One of the great scientific surprises in recent times is how an inshore dolphin with a melon shaped head and smiley mouth, was discovered as Australia’s first endemic species of dolphin as recently as 2005.
The National Aquarium in Baltimore, Maryland has embarked on a revolutionary discussion: Should they retire their captive dolphins to a sanctuary?
It is good news that the CEO Racanelli does seem to be committed to the idea of doing what’s best for the dolphins.
When it’s time to rest, a dolphin will shut down only one hemisphere of its brain, and close the opposite eye (the left eye will be closed when the right half of the brain sleeps, and vice versa).
Read a scientific explaination of how dolphins sleep.
The project is led by WDC Whale and Dolphin Conservation and the ARCHIE Foundation working in partnership with Wild in Art the UK’s leader in the development, management and production of spectacular mass-appeal public art events.
Check out the website with all the details.
Cetaceans have been known to display remarkable behaviors such as rudimentary forms of “culture” for the transfer of information.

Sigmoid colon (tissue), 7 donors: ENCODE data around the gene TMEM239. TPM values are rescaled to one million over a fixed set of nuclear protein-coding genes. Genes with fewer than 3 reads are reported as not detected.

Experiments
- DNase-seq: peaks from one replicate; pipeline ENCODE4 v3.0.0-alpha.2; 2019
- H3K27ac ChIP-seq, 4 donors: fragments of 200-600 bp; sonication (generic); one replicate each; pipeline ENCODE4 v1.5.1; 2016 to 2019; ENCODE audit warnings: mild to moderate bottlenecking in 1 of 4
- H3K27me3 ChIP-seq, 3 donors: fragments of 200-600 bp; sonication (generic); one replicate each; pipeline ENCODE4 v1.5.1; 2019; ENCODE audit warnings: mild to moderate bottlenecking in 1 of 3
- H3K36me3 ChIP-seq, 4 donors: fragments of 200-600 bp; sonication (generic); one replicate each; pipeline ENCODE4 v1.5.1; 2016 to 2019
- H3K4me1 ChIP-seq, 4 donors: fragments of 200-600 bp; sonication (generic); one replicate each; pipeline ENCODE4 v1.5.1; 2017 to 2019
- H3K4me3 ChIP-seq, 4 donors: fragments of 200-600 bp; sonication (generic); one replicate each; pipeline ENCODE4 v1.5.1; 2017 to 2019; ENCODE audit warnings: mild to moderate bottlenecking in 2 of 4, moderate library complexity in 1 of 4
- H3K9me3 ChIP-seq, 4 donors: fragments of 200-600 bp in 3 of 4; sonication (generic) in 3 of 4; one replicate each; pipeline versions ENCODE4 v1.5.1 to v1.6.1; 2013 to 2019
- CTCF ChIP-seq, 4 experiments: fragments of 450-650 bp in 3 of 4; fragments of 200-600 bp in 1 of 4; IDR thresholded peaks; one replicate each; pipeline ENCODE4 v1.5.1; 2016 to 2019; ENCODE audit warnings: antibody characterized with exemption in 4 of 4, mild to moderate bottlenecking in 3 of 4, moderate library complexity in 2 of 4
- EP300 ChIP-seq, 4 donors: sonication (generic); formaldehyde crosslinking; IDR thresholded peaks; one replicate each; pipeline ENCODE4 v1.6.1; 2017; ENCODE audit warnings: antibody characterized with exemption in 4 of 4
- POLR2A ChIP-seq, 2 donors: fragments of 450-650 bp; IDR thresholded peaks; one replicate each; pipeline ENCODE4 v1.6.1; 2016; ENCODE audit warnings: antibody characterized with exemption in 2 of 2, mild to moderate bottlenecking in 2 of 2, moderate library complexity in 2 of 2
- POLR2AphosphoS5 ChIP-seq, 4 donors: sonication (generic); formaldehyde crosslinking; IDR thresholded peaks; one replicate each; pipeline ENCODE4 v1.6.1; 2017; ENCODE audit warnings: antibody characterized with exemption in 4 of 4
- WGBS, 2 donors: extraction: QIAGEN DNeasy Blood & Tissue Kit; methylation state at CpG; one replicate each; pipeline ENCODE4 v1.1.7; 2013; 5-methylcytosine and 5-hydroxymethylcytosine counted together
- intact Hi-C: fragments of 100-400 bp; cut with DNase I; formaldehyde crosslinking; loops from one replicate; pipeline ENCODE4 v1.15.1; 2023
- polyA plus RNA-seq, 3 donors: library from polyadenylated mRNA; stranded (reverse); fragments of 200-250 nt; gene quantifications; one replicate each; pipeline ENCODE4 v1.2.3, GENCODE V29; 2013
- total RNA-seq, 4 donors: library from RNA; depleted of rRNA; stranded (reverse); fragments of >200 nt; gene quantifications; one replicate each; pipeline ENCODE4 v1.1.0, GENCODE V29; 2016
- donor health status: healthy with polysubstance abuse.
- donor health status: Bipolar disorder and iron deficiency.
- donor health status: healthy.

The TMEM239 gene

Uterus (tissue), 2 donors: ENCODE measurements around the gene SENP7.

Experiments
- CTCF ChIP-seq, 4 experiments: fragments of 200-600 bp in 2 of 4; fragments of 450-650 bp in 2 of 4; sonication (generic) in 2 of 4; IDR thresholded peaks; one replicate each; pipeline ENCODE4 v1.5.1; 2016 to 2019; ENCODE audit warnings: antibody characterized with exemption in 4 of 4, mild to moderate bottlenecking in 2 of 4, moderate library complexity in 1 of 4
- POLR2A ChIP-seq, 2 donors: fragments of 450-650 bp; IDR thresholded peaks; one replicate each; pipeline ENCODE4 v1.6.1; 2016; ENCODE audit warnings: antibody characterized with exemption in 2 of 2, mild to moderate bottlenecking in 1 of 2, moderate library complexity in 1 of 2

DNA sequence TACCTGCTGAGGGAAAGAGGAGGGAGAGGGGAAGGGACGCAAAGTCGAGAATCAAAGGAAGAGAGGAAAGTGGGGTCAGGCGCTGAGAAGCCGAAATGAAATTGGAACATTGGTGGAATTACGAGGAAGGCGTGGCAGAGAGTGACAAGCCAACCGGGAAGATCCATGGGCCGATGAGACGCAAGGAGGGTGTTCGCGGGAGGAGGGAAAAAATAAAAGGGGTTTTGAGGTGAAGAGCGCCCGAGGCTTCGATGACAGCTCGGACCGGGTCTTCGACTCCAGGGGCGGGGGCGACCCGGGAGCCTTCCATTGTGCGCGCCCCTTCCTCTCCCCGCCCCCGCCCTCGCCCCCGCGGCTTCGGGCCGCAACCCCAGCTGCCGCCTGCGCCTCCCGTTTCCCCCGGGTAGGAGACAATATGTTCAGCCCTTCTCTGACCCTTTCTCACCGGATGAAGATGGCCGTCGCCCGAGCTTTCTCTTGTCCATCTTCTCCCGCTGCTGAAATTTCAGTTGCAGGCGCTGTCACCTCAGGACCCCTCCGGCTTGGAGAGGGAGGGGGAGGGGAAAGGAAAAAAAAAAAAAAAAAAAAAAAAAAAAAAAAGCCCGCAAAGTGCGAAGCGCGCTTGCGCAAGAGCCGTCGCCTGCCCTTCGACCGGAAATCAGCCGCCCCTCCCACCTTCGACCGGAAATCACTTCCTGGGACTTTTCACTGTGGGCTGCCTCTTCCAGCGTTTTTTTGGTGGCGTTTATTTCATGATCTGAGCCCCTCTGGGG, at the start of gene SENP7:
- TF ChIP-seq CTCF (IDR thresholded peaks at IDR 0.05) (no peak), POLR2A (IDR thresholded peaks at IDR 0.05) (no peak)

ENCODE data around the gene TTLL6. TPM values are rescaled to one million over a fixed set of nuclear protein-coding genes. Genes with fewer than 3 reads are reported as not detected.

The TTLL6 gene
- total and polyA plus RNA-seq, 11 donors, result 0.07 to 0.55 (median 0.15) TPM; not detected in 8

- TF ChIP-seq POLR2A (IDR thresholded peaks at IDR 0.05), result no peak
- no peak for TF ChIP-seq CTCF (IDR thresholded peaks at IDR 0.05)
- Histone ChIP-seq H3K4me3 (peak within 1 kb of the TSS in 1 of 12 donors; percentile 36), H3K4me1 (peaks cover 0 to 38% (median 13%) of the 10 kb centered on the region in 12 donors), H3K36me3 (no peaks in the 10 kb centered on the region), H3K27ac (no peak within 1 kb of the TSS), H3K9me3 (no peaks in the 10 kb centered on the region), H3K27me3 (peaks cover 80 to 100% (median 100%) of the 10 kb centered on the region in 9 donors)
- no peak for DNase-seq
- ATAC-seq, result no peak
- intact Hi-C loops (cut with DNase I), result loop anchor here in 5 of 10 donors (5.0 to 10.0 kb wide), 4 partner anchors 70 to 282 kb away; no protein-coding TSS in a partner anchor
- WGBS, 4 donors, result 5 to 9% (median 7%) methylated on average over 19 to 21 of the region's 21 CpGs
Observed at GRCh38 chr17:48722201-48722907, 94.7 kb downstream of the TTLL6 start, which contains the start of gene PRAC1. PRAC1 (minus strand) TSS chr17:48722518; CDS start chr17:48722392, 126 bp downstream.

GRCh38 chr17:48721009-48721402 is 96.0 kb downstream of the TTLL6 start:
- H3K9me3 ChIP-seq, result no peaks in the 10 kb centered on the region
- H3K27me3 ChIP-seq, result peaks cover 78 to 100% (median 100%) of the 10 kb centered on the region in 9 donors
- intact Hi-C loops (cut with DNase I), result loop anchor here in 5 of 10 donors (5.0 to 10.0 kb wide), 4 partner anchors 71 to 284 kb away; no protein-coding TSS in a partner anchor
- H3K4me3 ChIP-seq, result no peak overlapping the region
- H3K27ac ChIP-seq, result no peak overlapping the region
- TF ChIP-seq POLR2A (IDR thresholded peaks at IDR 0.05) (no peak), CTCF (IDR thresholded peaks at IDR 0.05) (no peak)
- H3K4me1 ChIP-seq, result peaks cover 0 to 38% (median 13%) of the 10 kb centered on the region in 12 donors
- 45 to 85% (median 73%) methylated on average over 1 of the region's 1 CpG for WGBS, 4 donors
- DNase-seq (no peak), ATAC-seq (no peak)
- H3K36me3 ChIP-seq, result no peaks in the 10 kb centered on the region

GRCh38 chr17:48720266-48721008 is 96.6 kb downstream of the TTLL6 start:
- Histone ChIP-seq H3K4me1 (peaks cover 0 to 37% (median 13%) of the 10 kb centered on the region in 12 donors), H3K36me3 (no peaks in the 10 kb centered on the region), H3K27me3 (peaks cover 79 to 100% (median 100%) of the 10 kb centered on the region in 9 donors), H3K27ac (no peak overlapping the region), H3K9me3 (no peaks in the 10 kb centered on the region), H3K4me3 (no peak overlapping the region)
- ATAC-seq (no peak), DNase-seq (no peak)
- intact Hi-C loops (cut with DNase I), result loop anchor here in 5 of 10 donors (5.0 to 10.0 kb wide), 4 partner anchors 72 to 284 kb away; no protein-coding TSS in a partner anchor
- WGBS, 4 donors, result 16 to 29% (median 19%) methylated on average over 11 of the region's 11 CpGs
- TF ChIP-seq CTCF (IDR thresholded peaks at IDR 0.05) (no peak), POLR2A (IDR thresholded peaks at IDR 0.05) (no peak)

In her article Heather Alberro is investigating the intellectual and emotional lives of cetaceans. A very interesting read.
A very comprehensive article in the Guardian addressing all the issues of keeping cetaceans in captivity. Important video clips and other links.
Make captivity a thing of the past
Irrawaddy dolphins are found in coastal areas in South and Southeast Asia, and in three rivers: the Ayeyarwady (Myanmar), the Mahakam (Indonesian Borneo) and the Mekong.
See great pictures of the nearly extinct Irrawaddy dolphin. Read and spread the word. This wonderful species need to be protected.
Dolphins routinely produce 10 times more power than the fittest human athletes do, concludes a new study on the herculean marine mammals.
Read the article …
A great compilation of notable achievements in 2013.